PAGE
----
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Spring Planning

By Jane Butel  March 7, 2023

Now is a good time for planning the forthcoming months.  With Daylight Savings (I can't believe it is coming so soon) and hopefully much warmer weather, a spring break is a fun idea to plan.  And what could be more fun than a cooking vacation where you get to learn new dishes and enjoy eating them?

I have two weekend classes set for March 24-26 and April 14-16  this spring and one week long class, April 24-29.  And...I am very proud they have been rated as the "best in the US for vacation cooking schools" by "Bon Appetit magazine and Gayot.com.   

The weekend classes are primarily focused on traditional New Mexican favorites that you rarely can get anywhere out of our state,  such as Carne Adobado and Sopaipillas, which have a very Spanish colonial influence.  The earliest settlers reached our state sometime in the 1500's. from the 1500's.  The week long class features more of the  the New Mexican favorites plus famous  Mexican dishes such as the Moles and Tres Leches cake. 

Complete menus are on my website at www.janebutelcooking.com where you can register.   I am placing  all three classes on a spring special discounted price of $150.00 off both weekend classes and $250 off the week long class for the next 10 days.

In my intensive weekend and week long classes, I love sharing the rich history behind the impetus that created the development of the dishes, as well as the great nutritional background of each.  For example, not only is red chile the world's best antioxidant or preservative, but both red and green chile have capsaicin which is one of the very best cancer and heart disease preventatives.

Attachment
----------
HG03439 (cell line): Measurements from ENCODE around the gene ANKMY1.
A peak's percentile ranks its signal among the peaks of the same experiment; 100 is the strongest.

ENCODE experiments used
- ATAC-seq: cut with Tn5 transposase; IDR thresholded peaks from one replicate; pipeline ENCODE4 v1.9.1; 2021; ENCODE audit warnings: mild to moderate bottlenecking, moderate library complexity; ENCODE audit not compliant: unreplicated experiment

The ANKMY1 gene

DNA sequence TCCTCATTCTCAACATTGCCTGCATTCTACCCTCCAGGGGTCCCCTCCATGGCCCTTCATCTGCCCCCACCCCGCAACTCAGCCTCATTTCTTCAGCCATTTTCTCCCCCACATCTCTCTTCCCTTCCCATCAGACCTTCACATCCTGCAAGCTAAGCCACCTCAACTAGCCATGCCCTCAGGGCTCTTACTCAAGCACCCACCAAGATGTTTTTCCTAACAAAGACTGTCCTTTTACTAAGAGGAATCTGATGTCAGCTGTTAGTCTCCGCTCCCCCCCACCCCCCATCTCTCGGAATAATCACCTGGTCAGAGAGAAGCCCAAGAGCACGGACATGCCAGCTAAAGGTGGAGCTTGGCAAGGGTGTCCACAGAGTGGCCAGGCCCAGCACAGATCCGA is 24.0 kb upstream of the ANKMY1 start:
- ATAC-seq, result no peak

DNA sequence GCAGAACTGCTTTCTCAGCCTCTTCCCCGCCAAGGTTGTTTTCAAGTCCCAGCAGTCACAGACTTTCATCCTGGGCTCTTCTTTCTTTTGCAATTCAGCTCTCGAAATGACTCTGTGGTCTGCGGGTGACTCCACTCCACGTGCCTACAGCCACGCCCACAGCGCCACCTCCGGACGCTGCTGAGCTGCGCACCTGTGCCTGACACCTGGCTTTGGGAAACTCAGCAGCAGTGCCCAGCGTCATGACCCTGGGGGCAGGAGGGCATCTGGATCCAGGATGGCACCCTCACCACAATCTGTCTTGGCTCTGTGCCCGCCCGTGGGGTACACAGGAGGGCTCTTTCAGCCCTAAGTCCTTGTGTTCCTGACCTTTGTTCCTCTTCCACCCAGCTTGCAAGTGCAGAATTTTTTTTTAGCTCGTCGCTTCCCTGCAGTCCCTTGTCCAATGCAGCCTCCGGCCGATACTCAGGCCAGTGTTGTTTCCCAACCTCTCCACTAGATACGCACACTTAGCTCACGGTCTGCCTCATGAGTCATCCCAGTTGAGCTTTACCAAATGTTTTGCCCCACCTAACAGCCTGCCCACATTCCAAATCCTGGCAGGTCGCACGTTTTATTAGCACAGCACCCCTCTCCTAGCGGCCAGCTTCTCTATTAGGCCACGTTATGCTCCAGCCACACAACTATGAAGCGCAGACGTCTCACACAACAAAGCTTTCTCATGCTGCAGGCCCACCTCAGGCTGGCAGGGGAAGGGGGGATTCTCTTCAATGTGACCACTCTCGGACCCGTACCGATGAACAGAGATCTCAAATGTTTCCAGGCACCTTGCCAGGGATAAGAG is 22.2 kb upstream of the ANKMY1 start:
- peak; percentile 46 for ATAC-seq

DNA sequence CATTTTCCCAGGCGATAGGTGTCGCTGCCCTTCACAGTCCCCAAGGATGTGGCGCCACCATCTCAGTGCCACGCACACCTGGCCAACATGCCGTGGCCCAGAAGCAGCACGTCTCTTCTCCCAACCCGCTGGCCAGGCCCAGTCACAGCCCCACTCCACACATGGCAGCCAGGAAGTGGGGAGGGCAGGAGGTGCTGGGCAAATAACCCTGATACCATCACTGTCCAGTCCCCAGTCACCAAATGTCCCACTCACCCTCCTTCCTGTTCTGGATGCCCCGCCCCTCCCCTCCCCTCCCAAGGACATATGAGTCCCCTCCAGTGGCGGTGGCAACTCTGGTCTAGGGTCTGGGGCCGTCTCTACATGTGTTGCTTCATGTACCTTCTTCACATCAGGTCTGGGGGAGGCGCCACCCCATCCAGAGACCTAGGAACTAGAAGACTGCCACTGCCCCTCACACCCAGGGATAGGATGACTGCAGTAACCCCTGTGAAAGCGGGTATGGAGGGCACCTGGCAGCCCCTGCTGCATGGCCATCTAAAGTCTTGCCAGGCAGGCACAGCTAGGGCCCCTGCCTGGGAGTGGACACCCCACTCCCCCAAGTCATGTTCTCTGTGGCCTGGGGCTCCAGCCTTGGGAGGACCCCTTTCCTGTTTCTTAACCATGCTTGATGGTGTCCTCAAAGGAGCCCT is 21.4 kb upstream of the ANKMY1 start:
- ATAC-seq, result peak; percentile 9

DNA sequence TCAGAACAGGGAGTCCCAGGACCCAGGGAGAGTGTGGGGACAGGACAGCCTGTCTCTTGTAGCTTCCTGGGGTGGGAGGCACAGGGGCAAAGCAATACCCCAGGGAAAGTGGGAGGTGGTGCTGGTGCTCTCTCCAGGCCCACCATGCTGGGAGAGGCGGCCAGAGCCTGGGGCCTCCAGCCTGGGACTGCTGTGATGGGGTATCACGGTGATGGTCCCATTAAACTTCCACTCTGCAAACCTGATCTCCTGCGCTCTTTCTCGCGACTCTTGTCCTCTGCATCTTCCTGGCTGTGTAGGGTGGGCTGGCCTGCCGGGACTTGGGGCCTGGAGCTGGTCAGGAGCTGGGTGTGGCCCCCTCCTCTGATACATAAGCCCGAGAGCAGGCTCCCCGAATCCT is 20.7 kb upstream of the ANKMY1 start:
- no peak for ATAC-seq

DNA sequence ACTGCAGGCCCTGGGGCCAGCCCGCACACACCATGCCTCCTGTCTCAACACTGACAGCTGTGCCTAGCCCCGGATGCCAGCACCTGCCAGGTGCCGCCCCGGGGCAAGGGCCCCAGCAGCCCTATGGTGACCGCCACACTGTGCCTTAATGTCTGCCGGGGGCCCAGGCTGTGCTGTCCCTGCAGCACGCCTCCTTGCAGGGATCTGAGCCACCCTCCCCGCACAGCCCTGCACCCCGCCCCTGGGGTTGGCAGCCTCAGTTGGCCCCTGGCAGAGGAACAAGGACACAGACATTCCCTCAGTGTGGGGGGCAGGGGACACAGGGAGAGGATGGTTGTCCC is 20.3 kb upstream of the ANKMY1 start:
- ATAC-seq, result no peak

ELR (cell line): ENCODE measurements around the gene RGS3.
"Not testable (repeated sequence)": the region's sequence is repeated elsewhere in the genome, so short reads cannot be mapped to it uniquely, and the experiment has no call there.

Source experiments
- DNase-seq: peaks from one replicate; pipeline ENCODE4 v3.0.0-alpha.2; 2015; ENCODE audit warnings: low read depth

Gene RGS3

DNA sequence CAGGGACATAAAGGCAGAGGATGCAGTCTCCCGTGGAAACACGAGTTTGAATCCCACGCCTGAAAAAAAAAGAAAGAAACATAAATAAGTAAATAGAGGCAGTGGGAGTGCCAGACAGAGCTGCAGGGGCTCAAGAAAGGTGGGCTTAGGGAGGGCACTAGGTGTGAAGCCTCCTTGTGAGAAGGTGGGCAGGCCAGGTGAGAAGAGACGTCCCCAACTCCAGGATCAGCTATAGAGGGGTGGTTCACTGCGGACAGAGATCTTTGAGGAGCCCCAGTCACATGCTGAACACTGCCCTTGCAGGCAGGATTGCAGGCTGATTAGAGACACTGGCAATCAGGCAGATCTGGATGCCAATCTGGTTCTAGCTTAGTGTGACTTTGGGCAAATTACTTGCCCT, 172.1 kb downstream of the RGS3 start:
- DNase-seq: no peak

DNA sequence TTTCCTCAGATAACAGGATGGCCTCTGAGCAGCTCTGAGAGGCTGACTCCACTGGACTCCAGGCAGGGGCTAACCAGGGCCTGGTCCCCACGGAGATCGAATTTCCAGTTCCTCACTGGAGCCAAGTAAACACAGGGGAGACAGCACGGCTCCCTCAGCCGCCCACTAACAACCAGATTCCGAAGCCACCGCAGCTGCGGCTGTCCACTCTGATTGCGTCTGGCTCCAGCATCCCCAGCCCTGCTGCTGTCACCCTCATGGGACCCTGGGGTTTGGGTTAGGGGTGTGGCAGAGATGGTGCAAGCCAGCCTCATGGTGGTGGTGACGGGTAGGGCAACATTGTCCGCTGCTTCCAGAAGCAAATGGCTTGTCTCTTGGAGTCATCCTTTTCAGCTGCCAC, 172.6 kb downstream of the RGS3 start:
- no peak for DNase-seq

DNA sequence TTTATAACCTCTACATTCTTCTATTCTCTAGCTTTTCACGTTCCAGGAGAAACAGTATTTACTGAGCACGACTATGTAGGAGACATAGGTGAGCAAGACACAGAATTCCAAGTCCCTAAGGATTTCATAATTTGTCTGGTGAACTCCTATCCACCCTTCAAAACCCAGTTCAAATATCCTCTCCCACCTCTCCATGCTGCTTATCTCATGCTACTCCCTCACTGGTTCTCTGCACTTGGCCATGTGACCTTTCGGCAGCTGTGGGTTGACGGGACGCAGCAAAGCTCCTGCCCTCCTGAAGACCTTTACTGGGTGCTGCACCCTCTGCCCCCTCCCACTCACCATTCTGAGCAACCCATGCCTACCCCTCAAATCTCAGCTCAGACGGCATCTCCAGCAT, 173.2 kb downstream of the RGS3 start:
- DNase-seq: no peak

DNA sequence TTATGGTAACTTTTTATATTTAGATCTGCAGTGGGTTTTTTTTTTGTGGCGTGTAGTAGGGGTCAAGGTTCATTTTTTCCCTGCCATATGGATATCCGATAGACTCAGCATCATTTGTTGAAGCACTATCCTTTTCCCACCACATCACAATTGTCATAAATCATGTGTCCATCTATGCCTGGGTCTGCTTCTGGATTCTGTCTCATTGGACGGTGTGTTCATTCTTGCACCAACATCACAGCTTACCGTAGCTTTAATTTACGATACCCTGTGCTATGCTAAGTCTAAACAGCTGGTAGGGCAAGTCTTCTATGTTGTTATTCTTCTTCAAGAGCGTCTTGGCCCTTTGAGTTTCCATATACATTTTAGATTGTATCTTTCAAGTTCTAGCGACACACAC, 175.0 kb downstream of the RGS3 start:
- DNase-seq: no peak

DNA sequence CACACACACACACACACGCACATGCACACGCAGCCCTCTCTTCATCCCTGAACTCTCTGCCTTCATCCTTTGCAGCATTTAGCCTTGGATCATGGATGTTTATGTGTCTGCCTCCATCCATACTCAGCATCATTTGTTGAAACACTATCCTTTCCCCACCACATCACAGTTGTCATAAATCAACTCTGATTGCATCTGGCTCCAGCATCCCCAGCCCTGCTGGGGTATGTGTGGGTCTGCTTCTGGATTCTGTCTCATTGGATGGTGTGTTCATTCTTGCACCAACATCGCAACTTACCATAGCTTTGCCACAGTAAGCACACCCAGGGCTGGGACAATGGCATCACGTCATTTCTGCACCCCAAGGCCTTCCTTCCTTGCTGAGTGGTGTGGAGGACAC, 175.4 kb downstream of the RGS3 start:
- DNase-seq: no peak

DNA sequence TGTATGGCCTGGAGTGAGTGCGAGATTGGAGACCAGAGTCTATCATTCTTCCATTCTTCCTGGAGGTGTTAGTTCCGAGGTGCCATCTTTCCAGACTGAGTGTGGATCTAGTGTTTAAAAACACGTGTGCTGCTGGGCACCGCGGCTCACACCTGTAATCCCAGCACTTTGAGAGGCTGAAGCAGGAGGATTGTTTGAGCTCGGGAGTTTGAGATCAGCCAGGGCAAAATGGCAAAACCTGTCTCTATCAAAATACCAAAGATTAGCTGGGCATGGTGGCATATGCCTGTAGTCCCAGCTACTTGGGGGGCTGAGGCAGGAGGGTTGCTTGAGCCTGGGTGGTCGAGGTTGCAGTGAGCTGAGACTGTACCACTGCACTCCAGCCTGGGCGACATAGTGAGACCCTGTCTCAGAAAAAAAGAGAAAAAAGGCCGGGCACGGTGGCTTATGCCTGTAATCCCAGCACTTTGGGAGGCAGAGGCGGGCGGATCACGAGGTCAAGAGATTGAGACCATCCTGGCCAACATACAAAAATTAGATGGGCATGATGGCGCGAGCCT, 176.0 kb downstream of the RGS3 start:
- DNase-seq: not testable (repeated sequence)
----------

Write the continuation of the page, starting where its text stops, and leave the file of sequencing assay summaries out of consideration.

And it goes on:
Corn is often maligned and thought to be fattening, but that is far from the truth.  Did you know that the world population would only be 70% of what it is now, without corn?  And, blue corn dates from very ancient times in New Mexico and it is 100% nutrition---the only food with that claim. 

Other colors or pigments of corn are very nutritious, but the lysine, one of the essential amino acids is  not present in a form that human stomach can benefit from it.   But blue corn has it.  Just for your information, lysine is the fever blister nutrient that prevents them.  By the way corn was first developed in Mexico and the color was white

The history of the dishes is endless, but very interesting.  I have made a life study of researching the history of the ingredients and dishes  prominent in New Mexican and Mezican cooking, which I love sharing. 

Also, I love sharing the techniques of cooking which make cooking so much easier and more fun.  I was fortunate to  have a Mother and Grandmother who both had college degrees in what was known as Home Economics.  And, my Father and Brother studied Agriculture Economics and Milling Engineering.  They all passed on the rich tradition of both the "why" as well as the "how" of cooking.

I hope I have the pleasure of cooking with  you this year.

Following are two traditional recipes-- 


(Deep-Fried Bread) 

Sopaipillas are truly native to New Mexico, originating in Old Town, Albuquerque, over 300 years ago.  These hollow puffs can be served as a bread and torn apart to layer with honey to accompany a spicy Tex-Mex meal.  They are delicious sprinkled with cinnamon and sugar as a dessert or snack and make wonderful “pocket bread” for stuffing with refried beans, chile con carne and sauced for a main dish sandwich. 

Leftover sopaipillas can be frozen in an airtight package for up to 3 months.  Reheat in a foil packet at 350 F for 15 minutes.  Just before serving, open the foil to allow the sopaipillas to dry out on the outside.  These puffs will be better for stuffing than for serving as a bread or dessert.   (We do sell Sopaipilla mix.)